Suspension of Disbelief
Looking back at 2016, US stock investors earned an 11.9% return, as measured by the S&P 500. That figure puts last year’s returns somewhere close to the historic average. Yet last year was no average year. Through the end of October 2016, stock prices had managed a return of only 5.8%. At that point, expectations were low – prices had been flat to down since the end of July, the only month to deliver any true incremental returns. Skepticism was running high and investors were holding higher than normal levels of cash, just in case. On election day, the unthinkable happened. Markets collapsed in panic, then normalized, and then managed to rally (returns jumped nearly 2x) into the year end. I don’t think anyone could have made this up.
The first question that comes to mind is, how did we get here? There is a clear movement around the globe from old school civic patriotism toward a more base nationalism. This was clearly evident in the June 23 Brexit vote. Similar rumblings have been taking place in Italy, Austria, France and Turkey to name a few. The primary drivers are economic disenfranchisement among white men, a growing sense of nationalism / xenophobia, and long simmering suspicion of political elitism at the top. Now the US has picked up the baton and is off and running.
The second question is, where do we go from here? Sadly, this is something akin to a leap of faith. My concern is that we experience spaghetti-throw leadership. My hope is the way forward involves thoughtful policy, with balanced leadership, clarity and purpose. At the moment, I’m shocked by the shaming of corporate leaders on Twitter. In my opinion, this form of demagoguery is antithetical to the spirit of US capitalist democracy.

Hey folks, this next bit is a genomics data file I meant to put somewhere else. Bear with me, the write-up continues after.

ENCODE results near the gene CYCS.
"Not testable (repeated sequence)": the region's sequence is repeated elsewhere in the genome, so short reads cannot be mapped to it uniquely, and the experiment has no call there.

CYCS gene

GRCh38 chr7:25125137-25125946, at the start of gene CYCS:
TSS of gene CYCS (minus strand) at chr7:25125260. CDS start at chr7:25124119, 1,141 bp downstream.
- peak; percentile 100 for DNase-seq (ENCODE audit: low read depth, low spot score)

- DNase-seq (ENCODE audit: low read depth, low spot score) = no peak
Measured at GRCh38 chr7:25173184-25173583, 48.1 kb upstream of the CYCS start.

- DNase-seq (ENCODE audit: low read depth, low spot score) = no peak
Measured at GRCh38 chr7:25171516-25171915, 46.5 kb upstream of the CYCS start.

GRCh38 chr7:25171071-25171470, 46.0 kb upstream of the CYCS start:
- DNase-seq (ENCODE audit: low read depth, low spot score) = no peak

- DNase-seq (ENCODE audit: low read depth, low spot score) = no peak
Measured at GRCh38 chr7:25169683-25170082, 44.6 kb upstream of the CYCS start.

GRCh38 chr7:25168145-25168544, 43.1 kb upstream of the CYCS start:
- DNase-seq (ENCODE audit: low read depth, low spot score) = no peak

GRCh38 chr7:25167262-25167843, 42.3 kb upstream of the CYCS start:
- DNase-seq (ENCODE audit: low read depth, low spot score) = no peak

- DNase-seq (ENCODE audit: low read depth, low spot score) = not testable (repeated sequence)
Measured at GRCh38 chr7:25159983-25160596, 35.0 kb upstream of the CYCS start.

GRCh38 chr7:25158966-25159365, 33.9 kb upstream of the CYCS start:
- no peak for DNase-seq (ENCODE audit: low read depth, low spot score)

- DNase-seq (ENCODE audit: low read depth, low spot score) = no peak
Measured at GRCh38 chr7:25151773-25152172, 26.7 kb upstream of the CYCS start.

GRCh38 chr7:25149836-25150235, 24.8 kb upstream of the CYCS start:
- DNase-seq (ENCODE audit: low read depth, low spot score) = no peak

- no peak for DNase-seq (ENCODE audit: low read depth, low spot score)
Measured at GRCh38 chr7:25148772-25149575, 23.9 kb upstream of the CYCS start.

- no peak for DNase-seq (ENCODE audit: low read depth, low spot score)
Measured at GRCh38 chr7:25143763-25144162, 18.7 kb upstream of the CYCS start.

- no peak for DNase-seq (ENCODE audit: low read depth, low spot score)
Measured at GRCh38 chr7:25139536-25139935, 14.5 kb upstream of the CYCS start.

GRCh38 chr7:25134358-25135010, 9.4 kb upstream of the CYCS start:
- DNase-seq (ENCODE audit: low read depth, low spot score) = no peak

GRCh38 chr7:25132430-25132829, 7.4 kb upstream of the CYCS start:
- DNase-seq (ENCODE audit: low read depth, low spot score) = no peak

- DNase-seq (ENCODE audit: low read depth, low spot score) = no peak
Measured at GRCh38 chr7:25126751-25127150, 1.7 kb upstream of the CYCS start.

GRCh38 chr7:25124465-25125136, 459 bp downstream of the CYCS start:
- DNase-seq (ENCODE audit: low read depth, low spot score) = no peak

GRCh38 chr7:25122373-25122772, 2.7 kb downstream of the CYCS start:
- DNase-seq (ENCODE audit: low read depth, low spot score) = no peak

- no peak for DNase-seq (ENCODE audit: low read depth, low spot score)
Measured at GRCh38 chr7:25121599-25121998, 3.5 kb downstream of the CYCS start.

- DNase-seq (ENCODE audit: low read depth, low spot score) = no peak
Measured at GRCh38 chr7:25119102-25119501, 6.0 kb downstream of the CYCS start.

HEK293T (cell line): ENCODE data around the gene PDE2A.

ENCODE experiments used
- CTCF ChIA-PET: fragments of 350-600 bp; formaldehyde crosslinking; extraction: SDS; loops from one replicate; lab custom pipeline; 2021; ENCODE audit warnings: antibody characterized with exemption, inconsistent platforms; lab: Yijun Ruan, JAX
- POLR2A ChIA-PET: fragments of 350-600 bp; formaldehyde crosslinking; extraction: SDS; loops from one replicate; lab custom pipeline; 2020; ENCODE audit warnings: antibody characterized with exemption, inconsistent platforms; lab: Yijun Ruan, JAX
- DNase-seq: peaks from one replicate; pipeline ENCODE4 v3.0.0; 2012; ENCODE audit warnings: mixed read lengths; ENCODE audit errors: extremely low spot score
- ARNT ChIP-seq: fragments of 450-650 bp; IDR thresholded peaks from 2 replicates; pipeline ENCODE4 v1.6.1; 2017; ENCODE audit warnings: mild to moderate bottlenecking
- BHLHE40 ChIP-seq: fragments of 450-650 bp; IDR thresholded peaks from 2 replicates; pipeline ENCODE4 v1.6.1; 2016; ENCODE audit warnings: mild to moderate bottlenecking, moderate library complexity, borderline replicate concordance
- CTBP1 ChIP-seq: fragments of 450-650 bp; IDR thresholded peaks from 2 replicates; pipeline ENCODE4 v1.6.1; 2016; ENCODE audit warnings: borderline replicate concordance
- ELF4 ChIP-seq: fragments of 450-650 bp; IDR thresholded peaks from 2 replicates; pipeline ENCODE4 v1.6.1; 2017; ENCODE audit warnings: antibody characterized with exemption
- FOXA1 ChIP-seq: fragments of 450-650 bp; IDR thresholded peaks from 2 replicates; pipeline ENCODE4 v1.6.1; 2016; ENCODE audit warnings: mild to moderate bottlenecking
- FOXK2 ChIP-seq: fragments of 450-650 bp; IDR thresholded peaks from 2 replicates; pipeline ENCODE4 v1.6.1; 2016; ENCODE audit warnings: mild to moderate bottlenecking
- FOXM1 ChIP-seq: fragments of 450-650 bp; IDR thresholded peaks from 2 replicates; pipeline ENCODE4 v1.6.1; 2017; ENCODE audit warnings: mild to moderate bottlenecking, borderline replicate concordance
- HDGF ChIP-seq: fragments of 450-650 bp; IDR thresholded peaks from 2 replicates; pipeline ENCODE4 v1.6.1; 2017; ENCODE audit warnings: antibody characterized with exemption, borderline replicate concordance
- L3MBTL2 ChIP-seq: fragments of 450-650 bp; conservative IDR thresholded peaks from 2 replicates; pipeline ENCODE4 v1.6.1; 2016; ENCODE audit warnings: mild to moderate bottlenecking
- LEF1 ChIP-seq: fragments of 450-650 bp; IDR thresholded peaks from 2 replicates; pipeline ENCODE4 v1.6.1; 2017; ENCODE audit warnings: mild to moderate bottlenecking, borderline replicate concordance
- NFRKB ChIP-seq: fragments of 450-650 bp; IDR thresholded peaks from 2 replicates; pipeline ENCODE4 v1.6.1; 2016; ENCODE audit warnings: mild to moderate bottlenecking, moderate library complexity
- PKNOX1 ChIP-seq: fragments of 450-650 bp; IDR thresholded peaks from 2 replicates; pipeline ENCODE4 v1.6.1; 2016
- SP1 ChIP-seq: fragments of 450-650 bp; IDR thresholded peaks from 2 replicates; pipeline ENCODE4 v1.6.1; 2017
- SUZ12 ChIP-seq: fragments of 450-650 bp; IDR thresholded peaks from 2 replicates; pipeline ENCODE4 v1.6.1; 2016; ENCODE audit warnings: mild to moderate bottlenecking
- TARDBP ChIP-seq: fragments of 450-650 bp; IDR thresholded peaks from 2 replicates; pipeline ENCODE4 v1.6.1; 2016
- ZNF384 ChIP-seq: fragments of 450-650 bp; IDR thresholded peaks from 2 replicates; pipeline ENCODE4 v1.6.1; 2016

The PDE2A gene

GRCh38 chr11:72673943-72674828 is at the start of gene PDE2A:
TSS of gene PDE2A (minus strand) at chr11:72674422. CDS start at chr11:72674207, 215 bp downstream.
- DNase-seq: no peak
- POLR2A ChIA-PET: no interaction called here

The headwinds are there, but difficult to evaluate. An overly strong dollar and trade disputes will temper US corporate earnings and generally weigh down global growth. A border tax – would raise prices on most goods – and likely be damaging to a lot of the US technology industry. On the cup half full side, the ability of US firms to repatriate large sums of cash held outside the US is favorable. Lower corporate tax rates would in theory be additive to EPS, unless lowering the deductibility of interest on corporate debt acts as an offset. And, deregulating industry, the financial and energy complex, will likely be a tailwind, though important questions as to how, and when, may not be known for some time.
Talk is of expected higher economic growth. This is likely braggadocio. The fact is, productivity may well be crimped if the technology industry in the US comes under fire. Technology is one of our most important, and global industries. Labor, another primary factor of economic growth, may also stall, considering the full-employment economy, and a professed resistance to immigration. Some analysts have raised the possibility of a recession in 2018. In my opinion, it’s overly optimistic to assume a dramatic breakout in growth in the US.
I think the return/risk assessment favors stocks, but only with the premise they be held for a longer period of time. The near term risk of owning stocks is higher than has been the case in a long time. Overall, stock prices are full. Consensus EPS estimates for 2017 are in the $133 per share range. At a 17 multiple, that prices the S&P 500 at roughly 2,260, or approximately its current level. The market is ahead of itself, having pulled forward returns from 2017 into the tail end of 2016.
Sectors holding some interest are energy, financials and industrials. I assume oil prices remain in a range, and the energy sector continues its recovery. Financial stocks will see margin improvement with a normalized yield curve. Industrial stocks will generally benefit from stable energy prices, a focus on infrastructure and technological innovation. I am more inclined to own domestic stocks with a leaning toward value and smaller market capitalization. Our focus will remain on quality investments with strong fundamentals.
As 2017 unfolds, certain aspects of policy may develop clarity and hopefully become investible. Until that time, I believe a cautious stance is the most prudent. Please feel free to call so we can exchange thoughts and review the best course going forward.
Bruce Hotaling, CFA